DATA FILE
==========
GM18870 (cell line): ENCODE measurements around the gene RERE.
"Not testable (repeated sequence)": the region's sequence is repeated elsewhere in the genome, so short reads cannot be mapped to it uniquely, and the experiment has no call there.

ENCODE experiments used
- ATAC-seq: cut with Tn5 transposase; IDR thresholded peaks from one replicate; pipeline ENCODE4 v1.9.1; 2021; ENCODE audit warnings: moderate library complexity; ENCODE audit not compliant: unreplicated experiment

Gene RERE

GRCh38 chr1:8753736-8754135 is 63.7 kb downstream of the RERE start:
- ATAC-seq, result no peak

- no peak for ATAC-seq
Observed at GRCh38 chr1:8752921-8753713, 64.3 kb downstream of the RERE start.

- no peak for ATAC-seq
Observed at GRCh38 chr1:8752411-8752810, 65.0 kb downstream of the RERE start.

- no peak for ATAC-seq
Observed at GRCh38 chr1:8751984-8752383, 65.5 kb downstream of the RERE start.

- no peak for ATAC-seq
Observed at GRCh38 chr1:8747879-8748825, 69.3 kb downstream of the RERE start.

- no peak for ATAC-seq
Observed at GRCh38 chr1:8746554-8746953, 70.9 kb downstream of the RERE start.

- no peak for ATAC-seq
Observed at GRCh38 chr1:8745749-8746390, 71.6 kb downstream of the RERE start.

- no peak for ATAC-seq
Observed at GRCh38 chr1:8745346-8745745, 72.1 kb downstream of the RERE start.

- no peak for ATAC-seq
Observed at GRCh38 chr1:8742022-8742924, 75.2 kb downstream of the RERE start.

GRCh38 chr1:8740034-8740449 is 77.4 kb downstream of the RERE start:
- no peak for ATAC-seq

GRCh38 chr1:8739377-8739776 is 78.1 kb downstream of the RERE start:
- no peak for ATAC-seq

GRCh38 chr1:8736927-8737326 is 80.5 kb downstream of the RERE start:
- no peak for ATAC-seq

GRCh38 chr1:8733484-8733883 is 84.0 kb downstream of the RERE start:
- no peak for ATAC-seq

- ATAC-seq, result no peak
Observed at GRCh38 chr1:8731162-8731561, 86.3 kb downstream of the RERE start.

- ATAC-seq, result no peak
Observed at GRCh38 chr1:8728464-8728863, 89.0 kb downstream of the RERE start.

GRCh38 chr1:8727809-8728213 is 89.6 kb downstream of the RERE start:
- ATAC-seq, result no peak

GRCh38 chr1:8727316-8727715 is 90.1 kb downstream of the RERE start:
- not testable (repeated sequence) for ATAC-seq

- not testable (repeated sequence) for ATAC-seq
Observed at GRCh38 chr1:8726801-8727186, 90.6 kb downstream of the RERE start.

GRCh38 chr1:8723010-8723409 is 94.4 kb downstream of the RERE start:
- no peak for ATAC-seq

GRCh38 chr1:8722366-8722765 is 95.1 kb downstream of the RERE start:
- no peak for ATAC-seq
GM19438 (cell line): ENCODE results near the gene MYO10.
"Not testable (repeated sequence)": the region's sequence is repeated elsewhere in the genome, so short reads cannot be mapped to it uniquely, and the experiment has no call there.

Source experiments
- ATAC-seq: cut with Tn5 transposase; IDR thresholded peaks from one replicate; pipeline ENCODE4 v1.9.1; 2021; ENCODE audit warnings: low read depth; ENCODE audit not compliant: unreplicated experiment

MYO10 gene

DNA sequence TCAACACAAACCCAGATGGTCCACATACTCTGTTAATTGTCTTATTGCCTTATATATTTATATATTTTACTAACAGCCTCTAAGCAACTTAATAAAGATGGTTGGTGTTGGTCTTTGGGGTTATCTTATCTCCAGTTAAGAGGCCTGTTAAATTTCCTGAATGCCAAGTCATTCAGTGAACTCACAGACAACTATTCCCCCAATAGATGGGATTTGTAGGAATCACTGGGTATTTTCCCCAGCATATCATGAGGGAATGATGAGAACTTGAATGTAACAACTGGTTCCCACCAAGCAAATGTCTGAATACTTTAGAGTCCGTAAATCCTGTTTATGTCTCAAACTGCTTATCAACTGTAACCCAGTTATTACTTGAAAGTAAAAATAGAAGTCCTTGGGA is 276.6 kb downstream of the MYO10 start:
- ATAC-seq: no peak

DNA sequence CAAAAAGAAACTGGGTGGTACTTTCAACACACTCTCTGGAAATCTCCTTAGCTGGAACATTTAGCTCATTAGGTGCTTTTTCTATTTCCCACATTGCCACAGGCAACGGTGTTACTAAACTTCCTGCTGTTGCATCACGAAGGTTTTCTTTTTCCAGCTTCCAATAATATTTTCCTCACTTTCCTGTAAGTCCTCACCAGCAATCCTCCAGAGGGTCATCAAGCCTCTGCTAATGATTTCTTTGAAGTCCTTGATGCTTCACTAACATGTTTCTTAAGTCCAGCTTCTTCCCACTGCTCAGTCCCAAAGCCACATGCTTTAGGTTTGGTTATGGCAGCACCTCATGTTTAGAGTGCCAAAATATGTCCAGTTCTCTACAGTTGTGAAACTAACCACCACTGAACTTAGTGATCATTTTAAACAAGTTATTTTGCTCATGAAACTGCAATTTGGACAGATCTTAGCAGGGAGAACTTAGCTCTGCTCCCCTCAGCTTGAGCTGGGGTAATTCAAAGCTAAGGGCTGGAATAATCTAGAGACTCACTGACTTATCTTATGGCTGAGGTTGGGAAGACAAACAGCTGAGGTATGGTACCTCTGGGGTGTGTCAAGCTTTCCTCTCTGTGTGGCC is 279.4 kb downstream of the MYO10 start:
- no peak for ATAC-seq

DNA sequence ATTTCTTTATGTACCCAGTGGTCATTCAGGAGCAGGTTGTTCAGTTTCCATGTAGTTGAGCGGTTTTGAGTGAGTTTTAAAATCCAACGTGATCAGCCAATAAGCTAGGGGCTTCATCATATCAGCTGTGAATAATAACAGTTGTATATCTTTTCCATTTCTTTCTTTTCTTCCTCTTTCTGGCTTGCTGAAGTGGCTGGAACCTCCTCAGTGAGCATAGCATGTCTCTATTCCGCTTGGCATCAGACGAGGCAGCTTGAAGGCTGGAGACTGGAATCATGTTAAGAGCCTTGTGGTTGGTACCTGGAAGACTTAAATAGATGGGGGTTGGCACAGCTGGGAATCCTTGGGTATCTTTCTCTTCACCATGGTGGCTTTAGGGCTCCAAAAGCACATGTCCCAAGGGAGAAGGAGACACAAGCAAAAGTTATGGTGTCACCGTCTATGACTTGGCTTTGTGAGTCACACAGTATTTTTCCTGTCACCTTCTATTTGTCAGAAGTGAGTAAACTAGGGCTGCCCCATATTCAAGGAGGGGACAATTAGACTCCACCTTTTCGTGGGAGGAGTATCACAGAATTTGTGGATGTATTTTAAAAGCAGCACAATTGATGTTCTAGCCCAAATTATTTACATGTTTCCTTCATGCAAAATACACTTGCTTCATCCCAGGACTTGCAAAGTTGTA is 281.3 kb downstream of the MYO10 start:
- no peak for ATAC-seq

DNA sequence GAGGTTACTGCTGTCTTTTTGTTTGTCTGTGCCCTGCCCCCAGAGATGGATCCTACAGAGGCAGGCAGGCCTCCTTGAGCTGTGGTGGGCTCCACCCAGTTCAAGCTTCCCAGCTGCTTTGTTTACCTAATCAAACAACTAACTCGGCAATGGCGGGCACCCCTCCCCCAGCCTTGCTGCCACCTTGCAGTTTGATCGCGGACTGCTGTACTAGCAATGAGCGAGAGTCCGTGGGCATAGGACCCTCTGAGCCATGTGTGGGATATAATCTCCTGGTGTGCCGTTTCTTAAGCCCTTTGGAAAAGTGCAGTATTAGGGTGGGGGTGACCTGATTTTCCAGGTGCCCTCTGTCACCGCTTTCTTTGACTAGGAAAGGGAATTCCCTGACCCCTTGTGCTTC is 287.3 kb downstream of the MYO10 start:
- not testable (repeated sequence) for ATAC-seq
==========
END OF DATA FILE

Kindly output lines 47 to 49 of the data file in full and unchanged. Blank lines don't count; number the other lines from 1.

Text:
"Not testable (repeated sequence)": the region's sequence is repeated elsewhere in the genome, so short reads cannot be mapped to it uniquely, and the experiment has no call there.

Source experiments
- ATAC-seq: cut with Tn5 transposase; IDR thresholded peaks from one replicate; pipeline ENCODE4 v1.9.1; 2021; ENCODE audit warnings: low read depth; ENCODE audit not compliant: unreplicated experiment